Last week, Utah asked the U.S. Supreme Court to review a decision by the U.S. Court of Appeals for the 10th Circuit that Utah’s marriage amendment (approved by the Legislature and two-thirds of voters in 2004) is unconstitutional because the 14th Amendment (ratified in 1868) requires all states to redefine marriage to include same-sex couples. The plaintiffs in the lawsuit plan to support the request.
If all goes as intended, the Supreme Court would consider the request (and similar ones from Oklahoma and Virginia) at the outset of its October term.
Much of the press and activist commentaries are treating a judicial redefinition of marriage for all 50 states as a foregone conclusion, but that analysis misses a very interesting twist in the legal arguments the court will hear that could dramatically impact the result.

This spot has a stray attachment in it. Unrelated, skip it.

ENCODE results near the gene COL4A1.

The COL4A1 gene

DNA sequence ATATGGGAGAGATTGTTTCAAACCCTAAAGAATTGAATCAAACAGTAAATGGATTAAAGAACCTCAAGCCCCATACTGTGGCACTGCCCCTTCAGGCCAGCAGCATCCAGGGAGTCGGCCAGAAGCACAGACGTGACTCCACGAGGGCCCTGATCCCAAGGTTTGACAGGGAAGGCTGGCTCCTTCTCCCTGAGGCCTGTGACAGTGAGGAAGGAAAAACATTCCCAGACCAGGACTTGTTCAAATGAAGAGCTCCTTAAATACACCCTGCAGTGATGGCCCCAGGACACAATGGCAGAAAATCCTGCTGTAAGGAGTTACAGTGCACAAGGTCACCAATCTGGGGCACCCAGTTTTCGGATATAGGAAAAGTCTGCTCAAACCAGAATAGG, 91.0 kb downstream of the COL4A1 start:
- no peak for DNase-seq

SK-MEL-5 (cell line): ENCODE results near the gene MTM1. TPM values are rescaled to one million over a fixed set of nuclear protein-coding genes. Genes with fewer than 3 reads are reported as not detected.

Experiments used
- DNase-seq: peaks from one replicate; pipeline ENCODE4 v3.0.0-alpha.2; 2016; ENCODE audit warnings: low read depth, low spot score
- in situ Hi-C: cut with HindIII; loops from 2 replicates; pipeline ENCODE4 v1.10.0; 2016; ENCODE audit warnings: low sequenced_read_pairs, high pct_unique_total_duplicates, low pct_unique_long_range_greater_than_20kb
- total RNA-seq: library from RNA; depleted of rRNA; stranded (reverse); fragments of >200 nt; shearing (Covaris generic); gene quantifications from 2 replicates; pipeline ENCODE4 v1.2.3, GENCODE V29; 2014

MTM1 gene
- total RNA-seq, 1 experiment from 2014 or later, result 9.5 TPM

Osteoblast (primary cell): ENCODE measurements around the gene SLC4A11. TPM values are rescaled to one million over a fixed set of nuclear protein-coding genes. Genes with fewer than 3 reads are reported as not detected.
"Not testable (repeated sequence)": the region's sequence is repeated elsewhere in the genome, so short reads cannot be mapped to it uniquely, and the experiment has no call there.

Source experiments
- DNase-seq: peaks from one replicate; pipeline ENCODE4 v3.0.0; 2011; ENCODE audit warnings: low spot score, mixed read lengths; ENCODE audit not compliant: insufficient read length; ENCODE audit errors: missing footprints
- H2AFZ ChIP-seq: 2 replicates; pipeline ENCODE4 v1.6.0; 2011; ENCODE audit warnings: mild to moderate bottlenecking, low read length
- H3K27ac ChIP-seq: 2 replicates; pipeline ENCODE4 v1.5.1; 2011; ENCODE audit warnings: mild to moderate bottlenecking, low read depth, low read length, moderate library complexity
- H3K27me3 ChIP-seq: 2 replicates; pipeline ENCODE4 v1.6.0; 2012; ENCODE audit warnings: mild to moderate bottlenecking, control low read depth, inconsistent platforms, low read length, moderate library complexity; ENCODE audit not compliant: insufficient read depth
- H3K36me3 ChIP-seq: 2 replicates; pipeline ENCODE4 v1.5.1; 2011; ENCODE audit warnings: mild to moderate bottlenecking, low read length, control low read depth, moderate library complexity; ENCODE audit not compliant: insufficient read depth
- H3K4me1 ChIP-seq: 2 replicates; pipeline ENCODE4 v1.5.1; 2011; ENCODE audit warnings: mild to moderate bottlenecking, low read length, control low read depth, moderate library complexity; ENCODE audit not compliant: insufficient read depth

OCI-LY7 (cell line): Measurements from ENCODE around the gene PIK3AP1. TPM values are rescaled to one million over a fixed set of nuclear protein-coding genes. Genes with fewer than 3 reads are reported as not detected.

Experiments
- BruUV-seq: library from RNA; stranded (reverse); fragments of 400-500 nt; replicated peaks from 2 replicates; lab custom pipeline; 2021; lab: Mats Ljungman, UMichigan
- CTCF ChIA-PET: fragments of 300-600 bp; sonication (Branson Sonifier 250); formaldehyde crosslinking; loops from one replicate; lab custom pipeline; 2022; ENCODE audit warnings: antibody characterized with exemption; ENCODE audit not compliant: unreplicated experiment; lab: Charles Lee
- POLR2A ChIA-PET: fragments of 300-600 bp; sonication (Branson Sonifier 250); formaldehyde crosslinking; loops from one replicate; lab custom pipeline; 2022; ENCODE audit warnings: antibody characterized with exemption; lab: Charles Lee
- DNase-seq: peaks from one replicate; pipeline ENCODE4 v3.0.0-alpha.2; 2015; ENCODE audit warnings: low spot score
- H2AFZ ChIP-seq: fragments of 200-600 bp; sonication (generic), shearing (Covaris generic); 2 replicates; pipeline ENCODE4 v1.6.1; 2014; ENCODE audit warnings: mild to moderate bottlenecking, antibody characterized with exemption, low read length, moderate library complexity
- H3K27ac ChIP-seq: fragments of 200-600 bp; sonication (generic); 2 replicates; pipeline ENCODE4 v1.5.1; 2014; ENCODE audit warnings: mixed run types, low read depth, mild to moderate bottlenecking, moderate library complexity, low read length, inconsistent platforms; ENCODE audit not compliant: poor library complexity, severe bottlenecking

In last summer’s Supreme Court decision (United States v. Windsor) invalidating the federal Defense of Marriage Act, the court characterized that law as unique in that it involved a federal definition of marriage in contrast to the typical pattern of federal laws deferring to state definitions in the realm of domestic relations. Given that, and the court’s belief that the law was motivated by “animus” on the part of members of Congress, the 2013 decision may be an anomaly.
Why? Because the cases currently being considered by the court are quite different.
For example, the 10th Circuit decision on Utah’s marriage law finds the law was not motivated by animus. The panel was even more emphatic in rejecting the claim in the Oklahoma case, with a long concurring opinion addressed to the accusation. The 4th Circuit does mention animus only in passing in describing another court decision. Read more